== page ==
Do you have any thoughts/preferences on camera format, aspect ratio, crew, location, and anything else for the production?
Varanasi, where we will be filming, is an ancient Holy city with a Holy river. I do not take the privilege of shooting here lightly. Death is viewed differently here, and the air is rich in spirit. There is texture in its crevices that are so crucial to capture in our camera. This story, as it explores death and ancestors through the eyes of children, is best described as a ‘dark lullaby.’ For all the aforementioned reasons, we will be shooting on 35mm film stock. From colours to texture, there is a richness that I believe only film can properly capture for this story. My cinematographer Gary Long and I have decided to box our characters in, as this is a shadowy fairytale of sorts, so that the aspect ratio reflects that of a page in a children’s storybook: a little boxy but packed with detail in its foreground and background. I have a dear affinity with portraiture-style cinematography; I love the sharpness and detail in capturing skin, the glint of eyes, and dust in the air. It fits so well for a story like this, so we are really trying to plan for each frame to feel like a painting. On an editing level, I want to use the audio of my grandfather’s voice from a series of interviews my mother and I conducted with him to ‘research for this film,’ and integrate this into the soundtrack of the film.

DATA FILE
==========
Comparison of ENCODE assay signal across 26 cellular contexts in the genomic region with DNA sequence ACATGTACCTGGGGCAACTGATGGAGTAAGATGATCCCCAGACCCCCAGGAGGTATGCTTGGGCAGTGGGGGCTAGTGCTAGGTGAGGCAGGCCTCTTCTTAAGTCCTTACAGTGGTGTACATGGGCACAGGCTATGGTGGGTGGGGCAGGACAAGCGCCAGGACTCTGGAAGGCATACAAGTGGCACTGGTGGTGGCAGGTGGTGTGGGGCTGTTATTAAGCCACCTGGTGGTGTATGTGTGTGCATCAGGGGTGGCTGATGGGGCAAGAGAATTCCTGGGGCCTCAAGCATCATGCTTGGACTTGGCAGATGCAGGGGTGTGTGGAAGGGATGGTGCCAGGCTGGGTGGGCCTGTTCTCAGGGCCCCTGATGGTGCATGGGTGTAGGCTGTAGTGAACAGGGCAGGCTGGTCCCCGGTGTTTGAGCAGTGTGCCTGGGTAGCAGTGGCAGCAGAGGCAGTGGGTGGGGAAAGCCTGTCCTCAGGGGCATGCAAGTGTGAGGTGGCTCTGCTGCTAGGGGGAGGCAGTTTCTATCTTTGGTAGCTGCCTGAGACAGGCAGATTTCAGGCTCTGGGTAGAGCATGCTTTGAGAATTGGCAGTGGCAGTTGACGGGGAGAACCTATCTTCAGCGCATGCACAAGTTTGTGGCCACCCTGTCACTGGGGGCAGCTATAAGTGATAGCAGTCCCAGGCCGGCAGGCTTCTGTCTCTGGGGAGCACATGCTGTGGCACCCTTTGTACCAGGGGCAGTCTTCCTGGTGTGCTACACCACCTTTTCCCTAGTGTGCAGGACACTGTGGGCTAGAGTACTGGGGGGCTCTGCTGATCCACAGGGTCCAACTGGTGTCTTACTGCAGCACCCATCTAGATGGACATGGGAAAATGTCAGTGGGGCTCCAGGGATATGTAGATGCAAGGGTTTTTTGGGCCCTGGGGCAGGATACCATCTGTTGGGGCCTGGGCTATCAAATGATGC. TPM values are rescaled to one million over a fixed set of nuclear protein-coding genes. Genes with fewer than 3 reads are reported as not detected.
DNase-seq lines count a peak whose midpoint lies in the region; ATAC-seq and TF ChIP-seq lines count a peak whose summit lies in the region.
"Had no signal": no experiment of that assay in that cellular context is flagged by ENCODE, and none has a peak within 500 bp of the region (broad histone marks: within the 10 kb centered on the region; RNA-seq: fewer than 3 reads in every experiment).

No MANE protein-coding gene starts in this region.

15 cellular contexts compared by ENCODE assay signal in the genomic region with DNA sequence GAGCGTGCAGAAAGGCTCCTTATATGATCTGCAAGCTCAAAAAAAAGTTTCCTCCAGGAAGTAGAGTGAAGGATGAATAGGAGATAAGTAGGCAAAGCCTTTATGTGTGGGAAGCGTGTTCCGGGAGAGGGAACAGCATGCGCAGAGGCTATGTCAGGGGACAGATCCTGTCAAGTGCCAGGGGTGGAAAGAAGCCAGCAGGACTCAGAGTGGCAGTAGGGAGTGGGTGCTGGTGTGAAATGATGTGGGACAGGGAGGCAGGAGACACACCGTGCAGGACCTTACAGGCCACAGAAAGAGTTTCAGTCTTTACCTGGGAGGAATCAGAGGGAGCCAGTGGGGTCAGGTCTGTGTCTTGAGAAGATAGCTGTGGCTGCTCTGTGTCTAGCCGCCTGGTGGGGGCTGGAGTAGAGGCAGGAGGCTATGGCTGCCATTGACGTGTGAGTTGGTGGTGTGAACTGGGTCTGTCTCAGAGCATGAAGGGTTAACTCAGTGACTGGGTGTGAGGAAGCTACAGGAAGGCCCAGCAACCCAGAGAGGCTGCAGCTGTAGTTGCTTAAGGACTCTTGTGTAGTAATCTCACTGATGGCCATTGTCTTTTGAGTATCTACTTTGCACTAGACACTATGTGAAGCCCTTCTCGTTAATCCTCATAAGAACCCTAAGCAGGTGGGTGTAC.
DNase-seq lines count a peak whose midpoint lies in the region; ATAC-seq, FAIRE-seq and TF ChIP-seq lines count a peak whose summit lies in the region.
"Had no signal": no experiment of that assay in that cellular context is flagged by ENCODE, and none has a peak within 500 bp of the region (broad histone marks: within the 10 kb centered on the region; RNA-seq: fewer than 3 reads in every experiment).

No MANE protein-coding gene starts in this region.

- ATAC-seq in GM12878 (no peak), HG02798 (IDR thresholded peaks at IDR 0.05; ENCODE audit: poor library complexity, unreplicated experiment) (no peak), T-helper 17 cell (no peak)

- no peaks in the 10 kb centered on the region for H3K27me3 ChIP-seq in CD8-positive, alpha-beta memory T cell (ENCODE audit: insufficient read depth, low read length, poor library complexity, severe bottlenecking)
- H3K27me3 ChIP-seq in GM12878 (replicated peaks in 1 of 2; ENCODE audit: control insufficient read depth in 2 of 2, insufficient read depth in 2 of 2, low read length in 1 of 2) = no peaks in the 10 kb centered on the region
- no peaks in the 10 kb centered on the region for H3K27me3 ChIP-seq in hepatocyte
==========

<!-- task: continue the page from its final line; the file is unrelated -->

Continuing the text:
Where, in an ideal world, would you like to shoot your short film?
I dreamed of shooting this film in Varanasi, India off the Ganges River and luckily for us that is exactly where we will be shooting!
What are your aspirations for the film once it’s completed? Certain film festivals? Help with getting a feature off the ground, etc.?